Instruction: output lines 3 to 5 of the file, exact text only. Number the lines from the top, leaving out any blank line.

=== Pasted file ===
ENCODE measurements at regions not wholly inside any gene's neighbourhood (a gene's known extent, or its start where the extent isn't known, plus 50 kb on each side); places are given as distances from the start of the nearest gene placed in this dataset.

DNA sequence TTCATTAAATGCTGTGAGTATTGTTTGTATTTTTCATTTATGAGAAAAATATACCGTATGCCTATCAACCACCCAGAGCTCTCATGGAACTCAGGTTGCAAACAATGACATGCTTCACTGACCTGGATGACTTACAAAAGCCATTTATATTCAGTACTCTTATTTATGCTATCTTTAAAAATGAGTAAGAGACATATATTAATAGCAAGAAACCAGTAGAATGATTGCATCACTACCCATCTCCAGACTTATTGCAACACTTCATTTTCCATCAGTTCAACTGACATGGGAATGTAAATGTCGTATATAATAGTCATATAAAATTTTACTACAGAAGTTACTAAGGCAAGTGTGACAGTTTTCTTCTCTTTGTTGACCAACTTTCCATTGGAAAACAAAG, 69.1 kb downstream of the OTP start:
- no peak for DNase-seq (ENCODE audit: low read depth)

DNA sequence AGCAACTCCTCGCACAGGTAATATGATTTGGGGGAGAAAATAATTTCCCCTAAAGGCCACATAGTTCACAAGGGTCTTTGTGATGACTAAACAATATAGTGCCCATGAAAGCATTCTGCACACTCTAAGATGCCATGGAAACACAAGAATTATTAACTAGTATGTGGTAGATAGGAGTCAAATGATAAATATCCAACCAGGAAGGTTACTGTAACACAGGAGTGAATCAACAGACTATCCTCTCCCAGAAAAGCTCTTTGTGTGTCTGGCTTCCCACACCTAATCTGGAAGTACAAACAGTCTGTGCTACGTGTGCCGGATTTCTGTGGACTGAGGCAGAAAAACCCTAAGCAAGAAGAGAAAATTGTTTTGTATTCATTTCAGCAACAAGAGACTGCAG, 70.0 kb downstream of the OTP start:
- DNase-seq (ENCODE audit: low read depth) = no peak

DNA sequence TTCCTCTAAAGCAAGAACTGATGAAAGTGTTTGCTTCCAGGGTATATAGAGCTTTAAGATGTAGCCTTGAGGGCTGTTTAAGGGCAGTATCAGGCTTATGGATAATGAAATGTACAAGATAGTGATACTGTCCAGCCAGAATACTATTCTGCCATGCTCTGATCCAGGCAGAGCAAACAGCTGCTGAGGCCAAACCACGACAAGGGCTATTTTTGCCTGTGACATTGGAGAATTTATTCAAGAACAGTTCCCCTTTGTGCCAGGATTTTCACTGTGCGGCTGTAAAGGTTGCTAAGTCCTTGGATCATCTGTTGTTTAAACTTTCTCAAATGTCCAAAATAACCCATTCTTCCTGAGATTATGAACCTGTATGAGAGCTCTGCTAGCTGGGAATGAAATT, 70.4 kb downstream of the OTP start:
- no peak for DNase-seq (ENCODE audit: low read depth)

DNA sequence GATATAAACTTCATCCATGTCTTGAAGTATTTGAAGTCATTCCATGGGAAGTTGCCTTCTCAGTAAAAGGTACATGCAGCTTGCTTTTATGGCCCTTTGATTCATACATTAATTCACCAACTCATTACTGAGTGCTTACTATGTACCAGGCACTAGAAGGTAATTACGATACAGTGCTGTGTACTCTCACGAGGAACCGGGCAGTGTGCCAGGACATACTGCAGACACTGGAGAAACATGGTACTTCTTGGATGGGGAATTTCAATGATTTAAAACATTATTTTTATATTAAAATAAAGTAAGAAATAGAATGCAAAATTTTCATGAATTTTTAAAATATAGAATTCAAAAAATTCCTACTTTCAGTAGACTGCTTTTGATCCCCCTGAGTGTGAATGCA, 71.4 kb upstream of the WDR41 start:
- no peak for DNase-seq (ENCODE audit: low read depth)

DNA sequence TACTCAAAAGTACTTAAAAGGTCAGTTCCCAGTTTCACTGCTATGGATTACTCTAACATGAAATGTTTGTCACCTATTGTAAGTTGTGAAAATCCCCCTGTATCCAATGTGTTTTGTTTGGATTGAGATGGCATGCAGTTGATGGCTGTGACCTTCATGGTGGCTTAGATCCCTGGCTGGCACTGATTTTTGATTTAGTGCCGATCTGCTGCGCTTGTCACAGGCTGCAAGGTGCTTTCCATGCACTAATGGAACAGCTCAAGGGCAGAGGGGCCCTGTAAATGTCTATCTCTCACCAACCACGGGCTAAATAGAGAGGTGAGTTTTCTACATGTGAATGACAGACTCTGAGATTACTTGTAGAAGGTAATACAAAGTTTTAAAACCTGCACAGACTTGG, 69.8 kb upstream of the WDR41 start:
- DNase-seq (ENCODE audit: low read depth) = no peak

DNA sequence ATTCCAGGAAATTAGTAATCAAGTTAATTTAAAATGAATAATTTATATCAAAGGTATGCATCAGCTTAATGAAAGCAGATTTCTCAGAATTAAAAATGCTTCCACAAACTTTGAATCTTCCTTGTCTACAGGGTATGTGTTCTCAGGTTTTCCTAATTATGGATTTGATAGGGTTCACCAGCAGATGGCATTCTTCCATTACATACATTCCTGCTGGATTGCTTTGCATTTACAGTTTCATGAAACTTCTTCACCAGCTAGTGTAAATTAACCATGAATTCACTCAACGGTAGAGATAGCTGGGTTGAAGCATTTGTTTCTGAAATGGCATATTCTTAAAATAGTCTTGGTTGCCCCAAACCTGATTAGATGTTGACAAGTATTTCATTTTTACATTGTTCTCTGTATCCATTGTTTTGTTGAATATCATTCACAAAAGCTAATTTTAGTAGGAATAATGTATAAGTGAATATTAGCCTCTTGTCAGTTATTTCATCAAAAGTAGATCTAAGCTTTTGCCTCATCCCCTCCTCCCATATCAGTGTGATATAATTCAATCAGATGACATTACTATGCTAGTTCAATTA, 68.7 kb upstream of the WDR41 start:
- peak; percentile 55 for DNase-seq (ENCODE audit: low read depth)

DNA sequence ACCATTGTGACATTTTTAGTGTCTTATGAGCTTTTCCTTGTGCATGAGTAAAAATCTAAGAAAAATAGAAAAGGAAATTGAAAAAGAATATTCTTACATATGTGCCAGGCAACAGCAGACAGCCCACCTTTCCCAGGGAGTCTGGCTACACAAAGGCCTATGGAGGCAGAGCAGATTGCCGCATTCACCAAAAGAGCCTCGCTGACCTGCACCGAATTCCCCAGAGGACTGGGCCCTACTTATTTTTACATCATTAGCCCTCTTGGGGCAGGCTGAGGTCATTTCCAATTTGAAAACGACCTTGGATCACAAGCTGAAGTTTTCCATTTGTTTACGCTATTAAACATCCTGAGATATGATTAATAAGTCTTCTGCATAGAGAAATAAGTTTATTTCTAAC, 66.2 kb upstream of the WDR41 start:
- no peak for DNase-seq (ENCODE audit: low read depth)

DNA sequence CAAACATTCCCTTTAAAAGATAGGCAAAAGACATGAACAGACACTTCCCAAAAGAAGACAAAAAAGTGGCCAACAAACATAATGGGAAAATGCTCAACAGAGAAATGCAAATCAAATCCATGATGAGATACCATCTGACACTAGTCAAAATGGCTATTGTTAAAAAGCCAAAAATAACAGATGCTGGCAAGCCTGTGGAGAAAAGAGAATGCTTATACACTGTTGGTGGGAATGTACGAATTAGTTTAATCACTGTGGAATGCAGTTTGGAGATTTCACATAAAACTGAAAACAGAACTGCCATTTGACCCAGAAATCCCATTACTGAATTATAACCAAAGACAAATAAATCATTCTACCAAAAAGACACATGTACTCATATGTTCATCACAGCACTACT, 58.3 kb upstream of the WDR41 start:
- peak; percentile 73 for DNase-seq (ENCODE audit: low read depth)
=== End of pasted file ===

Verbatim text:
- no peak for DNase-seq (ENCODE audit: low read depth)

DNA sequence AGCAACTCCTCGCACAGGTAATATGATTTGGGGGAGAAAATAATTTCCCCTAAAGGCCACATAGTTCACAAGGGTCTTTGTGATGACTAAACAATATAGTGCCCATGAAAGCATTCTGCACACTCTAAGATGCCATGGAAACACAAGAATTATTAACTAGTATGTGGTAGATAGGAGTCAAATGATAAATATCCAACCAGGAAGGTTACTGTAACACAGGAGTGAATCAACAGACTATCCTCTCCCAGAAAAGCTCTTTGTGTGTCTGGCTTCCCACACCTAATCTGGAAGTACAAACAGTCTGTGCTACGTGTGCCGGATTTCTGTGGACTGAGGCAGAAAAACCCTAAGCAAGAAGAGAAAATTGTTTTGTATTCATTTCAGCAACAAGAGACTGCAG, 70.0 kb downstream of the OTP start:
- DNase-seq (ENCODE audit: low read depth) = no peak